Meša Selimović was born to a prominent Muslim family on 26 April 1910 in Tuzla, Bosnia and Herzegovina, where he graduated from elementary school and high school. In 1930, he enrolled to study the Serbo-Croatian language and literature at the University of Belgrade Faculty of Philology and graduated in 1934. His lecturers included Bogdan Popović, Pavle Popović, Vladimir Ćorović, Veselin Čajkanović, Aleksandar Belić and Stjepan Kuljbakin. In 1936, he returned to Tuzla to teach in the gymnasium that today bears his name. At that time he participated in the Soko athletic organisation. He spent the first two years of the Second World War in Tuzla, until he was arrested for participation in the Partisan anti-fascist resistance movement in 1943. After his release, he moved to liberated territory, became a member of Communist Party of Yugoslavia and the political commissar of the Tuzla Detachment of the Partisans. During the war, Selimović's brother, also a communist, was executed by partisans' firing squad for alleged theft, without trial; Selimović's letter in defense of the brother was to no avail. That episode apparently affected Meša's later contemplative introduction to Death and the Dervish, where the main protagonist Ahmed Nurudin fails to rescue his imprisoned brother.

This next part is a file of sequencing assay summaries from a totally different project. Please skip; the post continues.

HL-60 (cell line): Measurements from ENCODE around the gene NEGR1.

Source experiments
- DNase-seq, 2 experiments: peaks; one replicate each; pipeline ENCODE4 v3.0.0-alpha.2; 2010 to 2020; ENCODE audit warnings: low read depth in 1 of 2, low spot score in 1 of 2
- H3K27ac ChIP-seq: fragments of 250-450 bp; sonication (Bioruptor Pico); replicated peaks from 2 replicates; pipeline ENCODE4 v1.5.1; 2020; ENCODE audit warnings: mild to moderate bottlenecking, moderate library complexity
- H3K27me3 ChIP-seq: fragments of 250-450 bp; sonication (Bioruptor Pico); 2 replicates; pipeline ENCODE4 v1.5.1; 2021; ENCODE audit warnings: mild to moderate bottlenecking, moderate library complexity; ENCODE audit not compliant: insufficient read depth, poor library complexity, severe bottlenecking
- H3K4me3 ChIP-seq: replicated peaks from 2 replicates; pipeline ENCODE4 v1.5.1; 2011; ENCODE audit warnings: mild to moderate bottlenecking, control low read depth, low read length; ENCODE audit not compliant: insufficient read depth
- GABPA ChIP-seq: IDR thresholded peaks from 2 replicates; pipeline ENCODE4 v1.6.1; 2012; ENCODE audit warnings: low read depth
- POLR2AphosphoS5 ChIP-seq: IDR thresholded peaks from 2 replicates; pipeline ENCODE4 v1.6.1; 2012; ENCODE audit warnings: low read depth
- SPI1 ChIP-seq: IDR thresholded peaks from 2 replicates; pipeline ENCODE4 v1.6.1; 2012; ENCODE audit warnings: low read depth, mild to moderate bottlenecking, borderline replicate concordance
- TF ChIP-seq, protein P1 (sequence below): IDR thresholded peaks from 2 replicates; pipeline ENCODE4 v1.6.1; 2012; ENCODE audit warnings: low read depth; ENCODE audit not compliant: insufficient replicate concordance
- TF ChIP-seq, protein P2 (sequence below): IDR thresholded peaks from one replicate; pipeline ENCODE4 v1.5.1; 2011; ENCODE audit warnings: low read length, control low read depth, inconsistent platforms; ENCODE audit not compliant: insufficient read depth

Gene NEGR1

After the war, he briefly resided in Belgrade, and in 1947 he moved to Sarajevo, where he was the professor of High School of Pedagogy and Faculty of Philology, art director of Bosna Film, chief of the drama section of the National Theater, and chief editor of the publishing house Svjetlost. Exasperated by a latent conflict with several local politicians and intellectuals, in 1971 he moved to Belgrade, where he lived until his death in 1982. In his 1976 letter to the Serbian Academy of Science and Arts, Selimović stated for the historical record that he regarded himself as a Serb and belonging to the corpus of Serbian literature. In his autobiography, Sjećanja, Selimović states that his paternal ancestry is from the Orthodox Christian Vujović brotherhood of the Drobnjak clan, his ancestor having converted to Islam in the 17th century for pragmatic reasons, given the presence of the Muslim Ottoman Empire in the area at the time. Selimović was a member of Serbian Academy of Sciences and Arts.



Source: Wikipedia

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